Without breaching confidentiality, all formal complaints (as well as any responses and outcomes) will be monitored by the head of the appropriate department or service.

Case review

If you are not satisfied with a decision taken in respect of a formal complaint, you can submit a case review request form requesting that your case is reviewed by a Vice-President. You may only request a case Review on one or more of the following grounds:

  • There was a material procedural irregularity which rendered the process leading to the decision taken in respect of the formal complaint or academic appeal unfair.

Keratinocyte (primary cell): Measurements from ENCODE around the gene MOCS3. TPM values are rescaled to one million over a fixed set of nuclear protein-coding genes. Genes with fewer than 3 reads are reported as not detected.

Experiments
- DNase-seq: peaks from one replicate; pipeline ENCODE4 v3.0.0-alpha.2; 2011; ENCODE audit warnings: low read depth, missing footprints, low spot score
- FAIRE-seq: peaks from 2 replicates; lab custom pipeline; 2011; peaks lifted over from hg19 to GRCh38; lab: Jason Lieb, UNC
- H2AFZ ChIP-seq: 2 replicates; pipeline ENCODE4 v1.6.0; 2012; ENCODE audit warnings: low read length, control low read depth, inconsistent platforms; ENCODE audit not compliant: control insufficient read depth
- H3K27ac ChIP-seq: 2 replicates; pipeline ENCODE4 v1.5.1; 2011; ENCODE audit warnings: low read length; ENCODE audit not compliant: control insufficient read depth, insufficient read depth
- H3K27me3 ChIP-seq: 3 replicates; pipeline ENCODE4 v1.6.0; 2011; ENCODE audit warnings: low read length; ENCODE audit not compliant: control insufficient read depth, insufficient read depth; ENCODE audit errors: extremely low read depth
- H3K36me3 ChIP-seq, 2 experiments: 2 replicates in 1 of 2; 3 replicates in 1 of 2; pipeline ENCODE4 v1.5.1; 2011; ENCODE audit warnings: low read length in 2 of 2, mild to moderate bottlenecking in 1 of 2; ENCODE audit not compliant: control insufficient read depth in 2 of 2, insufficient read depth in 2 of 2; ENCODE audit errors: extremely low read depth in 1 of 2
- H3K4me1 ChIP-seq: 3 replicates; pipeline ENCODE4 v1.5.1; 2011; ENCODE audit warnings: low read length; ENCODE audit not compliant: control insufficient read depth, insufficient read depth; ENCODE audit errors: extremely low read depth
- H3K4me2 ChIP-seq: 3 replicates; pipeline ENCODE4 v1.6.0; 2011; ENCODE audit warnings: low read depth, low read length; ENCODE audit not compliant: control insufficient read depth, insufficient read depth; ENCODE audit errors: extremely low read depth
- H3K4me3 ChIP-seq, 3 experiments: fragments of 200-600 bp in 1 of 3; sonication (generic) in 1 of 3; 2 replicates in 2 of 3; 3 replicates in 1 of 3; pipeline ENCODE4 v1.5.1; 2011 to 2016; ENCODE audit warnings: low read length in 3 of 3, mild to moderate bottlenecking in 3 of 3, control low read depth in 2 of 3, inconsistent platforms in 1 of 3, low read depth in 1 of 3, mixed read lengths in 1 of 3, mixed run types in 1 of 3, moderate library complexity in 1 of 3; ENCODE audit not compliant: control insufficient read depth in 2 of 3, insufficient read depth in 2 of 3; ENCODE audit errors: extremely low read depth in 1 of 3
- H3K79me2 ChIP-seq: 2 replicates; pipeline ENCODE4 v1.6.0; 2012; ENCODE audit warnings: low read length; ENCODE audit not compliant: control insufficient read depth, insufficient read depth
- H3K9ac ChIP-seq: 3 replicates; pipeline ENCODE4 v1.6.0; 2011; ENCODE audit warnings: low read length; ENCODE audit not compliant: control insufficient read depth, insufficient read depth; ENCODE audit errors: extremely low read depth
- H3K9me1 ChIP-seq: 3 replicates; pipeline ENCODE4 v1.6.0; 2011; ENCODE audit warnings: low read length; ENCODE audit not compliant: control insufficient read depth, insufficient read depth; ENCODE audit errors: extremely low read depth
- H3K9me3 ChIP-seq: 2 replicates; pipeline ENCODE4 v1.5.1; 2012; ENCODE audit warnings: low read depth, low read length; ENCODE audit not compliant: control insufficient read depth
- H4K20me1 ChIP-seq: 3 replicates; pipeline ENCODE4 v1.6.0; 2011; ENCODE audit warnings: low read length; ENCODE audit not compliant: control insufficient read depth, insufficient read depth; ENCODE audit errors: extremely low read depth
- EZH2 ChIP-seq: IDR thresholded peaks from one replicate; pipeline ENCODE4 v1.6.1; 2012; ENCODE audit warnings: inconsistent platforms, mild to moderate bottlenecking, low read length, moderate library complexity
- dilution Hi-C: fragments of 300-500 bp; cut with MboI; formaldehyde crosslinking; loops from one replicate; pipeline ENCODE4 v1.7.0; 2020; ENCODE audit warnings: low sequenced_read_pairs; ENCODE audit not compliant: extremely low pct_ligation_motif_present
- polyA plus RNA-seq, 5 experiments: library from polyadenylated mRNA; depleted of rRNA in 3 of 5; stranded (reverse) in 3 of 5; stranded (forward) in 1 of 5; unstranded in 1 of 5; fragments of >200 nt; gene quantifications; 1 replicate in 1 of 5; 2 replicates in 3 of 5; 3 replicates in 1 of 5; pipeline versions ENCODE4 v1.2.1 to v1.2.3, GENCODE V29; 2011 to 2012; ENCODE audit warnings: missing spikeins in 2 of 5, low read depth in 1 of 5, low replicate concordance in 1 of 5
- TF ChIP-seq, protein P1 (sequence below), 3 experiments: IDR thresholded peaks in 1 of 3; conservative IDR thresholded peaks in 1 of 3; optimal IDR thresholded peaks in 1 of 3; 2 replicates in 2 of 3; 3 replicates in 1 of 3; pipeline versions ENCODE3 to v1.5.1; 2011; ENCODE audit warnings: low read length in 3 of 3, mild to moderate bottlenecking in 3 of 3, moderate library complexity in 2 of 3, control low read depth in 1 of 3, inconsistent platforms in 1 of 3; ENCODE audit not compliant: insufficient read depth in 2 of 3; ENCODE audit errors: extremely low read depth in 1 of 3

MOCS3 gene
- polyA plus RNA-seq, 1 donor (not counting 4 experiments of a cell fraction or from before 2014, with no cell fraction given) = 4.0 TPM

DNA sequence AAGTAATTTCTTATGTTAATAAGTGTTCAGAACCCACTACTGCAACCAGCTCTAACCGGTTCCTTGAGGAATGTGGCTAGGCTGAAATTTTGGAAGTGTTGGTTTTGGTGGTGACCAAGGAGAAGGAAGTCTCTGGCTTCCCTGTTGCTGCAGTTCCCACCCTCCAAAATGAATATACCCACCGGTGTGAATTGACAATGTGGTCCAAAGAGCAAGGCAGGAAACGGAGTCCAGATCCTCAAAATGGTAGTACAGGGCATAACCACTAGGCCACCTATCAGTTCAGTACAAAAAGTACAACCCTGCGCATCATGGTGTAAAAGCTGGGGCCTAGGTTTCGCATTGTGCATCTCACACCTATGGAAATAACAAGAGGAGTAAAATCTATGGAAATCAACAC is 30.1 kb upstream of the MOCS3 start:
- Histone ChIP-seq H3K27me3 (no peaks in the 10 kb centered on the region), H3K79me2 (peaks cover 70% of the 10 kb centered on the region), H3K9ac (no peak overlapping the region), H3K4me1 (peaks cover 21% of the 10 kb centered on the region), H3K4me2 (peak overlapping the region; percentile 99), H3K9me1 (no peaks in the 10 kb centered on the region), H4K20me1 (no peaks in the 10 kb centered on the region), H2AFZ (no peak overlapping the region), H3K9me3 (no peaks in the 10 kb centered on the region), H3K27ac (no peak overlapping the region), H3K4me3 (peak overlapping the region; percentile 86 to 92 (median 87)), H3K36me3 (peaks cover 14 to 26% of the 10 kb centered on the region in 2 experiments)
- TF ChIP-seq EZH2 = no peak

• Material which you could not reasonably have been expected to produce at the time of the decision taken in respect of the formal complaint or academic appeal casts substantial doubt upon the appropriateness of that decision.
  • The decision taken as a result of a formal complaint or academic appeal was manifestly unreasonable.

You must submit a request for a case review within 10 working days of receiving the written decision on your formal complaint, although a Vice-President (or their nominee) may extend this time limit. Case reviews can be requested by submitting a case review request form.

The request will be considered by a Vice-President (or their nominee) who may decide

  • to uphold the complaint
  • to establish a case review panel
  • that the matter should be referred for consideration in line with another University procedure (for example, the general regulations for academic appeals)
  • that there are insufficient grounds to take further action, thus concluding the consideration of the matter under these procedures